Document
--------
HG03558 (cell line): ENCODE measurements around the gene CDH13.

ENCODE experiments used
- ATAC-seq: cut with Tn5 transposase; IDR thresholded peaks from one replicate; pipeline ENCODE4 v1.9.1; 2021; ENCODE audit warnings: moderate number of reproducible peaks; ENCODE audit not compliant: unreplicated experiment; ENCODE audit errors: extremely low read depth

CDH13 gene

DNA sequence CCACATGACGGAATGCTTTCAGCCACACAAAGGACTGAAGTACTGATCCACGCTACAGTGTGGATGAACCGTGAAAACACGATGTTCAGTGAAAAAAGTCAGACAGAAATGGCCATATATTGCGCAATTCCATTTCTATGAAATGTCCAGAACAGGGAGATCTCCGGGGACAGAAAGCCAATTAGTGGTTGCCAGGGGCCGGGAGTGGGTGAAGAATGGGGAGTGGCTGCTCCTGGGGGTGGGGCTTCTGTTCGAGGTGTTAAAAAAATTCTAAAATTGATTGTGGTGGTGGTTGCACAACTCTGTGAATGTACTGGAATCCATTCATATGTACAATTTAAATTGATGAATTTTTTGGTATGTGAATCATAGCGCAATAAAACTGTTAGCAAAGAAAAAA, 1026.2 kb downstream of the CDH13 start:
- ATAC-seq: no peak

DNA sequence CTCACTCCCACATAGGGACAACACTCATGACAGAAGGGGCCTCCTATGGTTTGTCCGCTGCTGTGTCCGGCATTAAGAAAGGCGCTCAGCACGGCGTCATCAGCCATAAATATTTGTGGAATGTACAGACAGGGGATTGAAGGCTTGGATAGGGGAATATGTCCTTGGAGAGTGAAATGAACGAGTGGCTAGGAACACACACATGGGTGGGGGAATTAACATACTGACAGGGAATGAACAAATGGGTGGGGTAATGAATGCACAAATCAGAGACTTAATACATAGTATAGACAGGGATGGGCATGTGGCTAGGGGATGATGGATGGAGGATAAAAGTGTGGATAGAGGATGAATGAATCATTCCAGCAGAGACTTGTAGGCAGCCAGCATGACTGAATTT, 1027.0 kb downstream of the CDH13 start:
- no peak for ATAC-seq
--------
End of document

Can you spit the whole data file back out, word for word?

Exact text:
HG03558 (cell line): ENCODE measurements around the gene CDH13.

ENCODE experiments used
- ATAC-seq: cut with Tn5 transposase; IDR thresholded peaks from one replicate; pipeline ENCODE4 v1.9.1; 2021; ENCODE audit warnings: moderate number of reproducible peaks; ENCODE audit not compliant: unreplicated experiment; ENCODE audit errors: extremely low read depth

CDH13 gene

DNA sequence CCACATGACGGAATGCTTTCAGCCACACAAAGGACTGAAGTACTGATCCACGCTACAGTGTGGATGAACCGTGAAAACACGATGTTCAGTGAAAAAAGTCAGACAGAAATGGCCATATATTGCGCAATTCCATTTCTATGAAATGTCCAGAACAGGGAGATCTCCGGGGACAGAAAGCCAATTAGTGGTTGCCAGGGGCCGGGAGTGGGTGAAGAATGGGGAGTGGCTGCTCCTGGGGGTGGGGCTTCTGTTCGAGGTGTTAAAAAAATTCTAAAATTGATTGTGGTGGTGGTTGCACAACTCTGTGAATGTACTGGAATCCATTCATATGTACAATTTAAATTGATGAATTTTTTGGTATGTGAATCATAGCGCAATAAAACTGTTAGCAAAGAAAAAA, 1026.2 kb downstream of the CDH13 start:
- ATAC-seq: no peak

DNA sequence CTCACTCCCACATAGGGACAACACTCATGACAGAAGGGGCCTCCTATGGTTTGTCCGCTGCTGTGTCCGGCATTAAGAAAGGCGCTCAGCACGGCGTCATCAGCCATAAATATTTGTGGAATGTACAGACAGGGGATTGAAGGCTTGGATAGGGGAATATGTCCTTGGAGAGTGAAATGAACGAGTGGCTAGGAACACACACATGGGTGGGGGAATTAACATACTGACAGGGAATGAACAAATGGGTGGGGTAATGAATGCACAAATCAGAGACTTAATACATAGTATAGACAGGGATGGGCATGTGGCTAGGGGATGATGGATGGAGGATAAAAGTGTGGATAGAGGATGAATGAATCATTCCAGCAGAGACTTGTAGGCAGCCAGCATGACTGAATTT, 1027.0 kb downstream of the CDH13 start:
- no peak for ATAC-seq